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Tuesday, December 1, 1992

A Tale of Two Dictionaries

With the advent of the Enlightenment, attempts were made to end linguistic anarchy.

John Finneran is a writer from Marshfield, Massachusetts.

For many centuries, the English and the French languages, lacking formally binding rules, evolved spontaneously, inconsistently, and idiosyncratically. With the advent of the Enlightenment, attempts were made to end this state of linguistic anarchy by standardizing grammar and spelling, most notably through the creation of grammar books and dictionaries. This article deals with two of the most notable of the early dictionaries; the French dictionary created by the French Academy (l’Académie française) and the English dictionary created by Samuel Johnson.

The two dictionaries were completed in different ways and at different speeds: the English dictionary was composed by a single man in seven years; whereas the French dictionary was composed by a body of 40 members in an agonizingly slow 55 years. This fact seems bizarre at first; many people, by dividing the work amongst themselves, surely should have been able to complete roughly the same task that one man was engaged in in less time than it took that one man. Yes, Samuel Johnson was a genius, but the French Academy also had its share of geniuses; even if we were to make the wild assumption that Samuel Johnson had the mental powers of ten Academicians, Johnson would still have been outnumbered by four to one; so surely genius alone cannot explain the vast anomaly. I suggest that much of the contrast can be explained by the ineluctable differences inherent in a collective, government-sponsored effort and in one that is individual and profit-making.


The French Dictionary

The French Academy was established in 1635 by King Louis XIII. The charter of the Academy stated: “There will be composed a dictionary, a grammar, a rhetoric, and a poetics under the observation of the Academy.”[1] Thus officially began the project for the French dictionary. Work began in earnest in 1639 under the direction of Claude Favre de Vaugelas. Work was extremely slow and problematic. Indeed, the Academy spent six years (i.e., almost as long as it took Johnson to complete his entire dictionary) working solely on the letter “G.” The dictionary appeared at last in 1694.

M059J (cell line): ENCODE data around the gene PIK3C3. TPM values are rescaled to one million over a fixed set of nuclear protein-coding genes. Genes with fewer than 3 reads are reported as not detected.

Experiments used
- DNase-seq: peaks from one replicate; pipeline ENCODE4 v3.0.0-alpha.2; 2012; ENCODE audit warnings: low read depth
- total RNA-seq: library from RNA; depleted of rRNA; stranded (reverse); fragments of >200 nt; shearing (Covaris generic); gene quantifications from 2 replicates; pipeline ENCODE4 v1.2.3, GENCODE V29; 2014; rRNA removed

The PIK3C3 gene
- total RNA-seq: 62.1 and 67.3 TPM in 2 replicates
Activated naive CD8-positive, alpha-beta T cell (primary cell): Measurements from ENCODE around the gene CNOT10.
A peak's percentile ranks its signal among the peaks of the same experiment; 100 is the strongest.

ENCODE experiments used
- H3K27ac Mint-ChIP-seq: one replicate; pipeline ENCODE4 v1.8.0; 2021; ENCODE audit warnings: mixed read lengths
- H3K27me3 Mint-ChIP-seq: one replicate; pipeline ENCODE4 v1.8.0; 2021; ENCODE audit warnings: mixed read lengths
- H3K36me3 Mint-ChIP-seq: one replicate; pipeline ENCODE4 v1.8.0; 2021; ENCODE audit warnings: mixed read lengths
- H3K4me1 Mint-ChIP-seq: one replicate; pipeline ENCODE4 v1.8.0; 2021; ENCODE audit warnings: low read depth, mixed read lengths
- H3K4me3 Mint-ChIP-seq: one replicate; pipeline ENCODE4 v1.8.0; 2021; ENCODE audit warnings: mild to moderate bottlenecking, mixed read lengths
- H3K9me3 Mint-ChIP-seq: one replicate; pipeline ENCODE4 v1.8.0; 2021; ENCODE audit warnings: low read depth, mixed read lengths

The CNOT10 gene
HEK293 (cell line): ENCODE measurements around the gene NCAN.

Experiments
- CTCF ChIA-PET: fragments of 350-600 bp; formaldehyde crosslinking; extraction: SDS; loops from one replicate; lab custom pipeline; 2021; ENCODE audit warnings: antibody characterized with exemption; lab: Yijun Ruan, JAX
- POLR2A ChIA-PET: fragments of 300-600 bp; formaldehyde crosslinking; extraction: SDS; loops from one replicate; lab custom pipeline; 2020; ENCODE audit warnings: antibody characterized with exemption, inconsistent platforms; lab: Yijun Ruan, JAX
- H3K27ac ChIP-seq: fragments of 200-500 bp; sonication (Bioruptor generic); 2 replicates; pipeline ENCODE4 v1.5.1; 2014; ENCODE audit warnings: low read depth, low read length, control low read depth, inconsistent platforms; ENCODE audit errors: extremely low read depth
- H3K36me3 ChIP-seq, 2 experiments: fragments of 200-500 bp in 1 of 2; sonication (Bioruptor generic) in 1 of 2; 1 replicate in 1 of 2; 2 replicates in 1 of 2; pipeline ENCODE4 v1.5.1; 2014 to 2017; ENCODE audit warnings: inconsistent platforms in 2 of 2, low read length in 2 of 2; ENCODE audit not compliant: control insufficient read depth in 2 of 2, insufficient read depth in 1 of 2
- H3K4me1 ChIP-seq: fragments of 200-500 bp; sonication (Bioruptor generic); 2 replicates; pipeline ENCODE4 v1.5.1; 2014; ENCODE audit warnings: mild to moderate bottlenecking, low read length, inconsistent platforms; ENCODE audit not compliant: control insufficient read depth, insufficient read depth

The 55 years were characterized by, in the words of W. L. Wiley, “ponderous slowness . . . empty pomposity, and . . . wasted formalistic interchanges.”[2] This atmosphere was best captured by Antoine Furetière in the following satiric depiction of the workings of a committee of Academicians, which, alas, sounds all too true:

The one who shouts the loudest is the one who is right; each person gives forth with a long harangue on the slightest trifle. The second man repeats like an echo everything that the first has said, and most frequently three or four of them talk at the same time. In the commission composed of five or six persons, there is one of them who reads, one who offers his opinion, two who chat, one who sleeps, and one who spends his time perusing some dictionary which is on the table. When it is the turn of the second to express his views, the article has to be read to him again because of his distraction during the first reading . . . . No two lines are accepted without long digressions, without somebody telling a funny story or a tidbit of news, or without somebody else talking about conditions in the country and about reforming the government.[3]

Antoine Furetière was a member of the Academy who was expelled from that body for working on a rival dictionary. He produced his dictionary in 1690, four years ahead of the Academy. According to Wiley, Furetière’s dictionary “has in general been regarded by posterity as a fuller and more usable instrument than the Academy’s dictionary.”[4] The Academy accused Furetière of plagiarism and of infringing on the Academy’s monopoly on the production of a French dictionary. Furetière vigorously denied both charges, claiming that he had been working independently on his dictionary for 20 years and that he had a rival monopoly. After completing his dictionary, Furetière spent his remaining days writing stinging satires that excoriated the inefficiencies of the Academy.


The English Dictionary

Samuel Johnson had his own problems in producing his dictionary, most notably concerning patronage, or, rather, the lack thereof. Johnson dedicated the plan of his dictionary to Philip Dormer, Lord Chesterfield, in the hope of enticing the latter’s financial support. But, save for the negligible sum of ten pounds, such hope was in vain. Lord Chesterfield offered substantial help only when the project was virtually completed. Johnson haughtily refused the belated offer.

Johnson, who, among his other talents, was an accomplished poet, had produced the following couplet in imitation of Juvenal:

Yet think what ills the scholar’s life assail,

      Pride, envy, want, the garret, and the jail.

Johnson’s unhappy experience with patrons caused him to change the second line to:

Toil, envy, want, the Patron, and the jail.[5]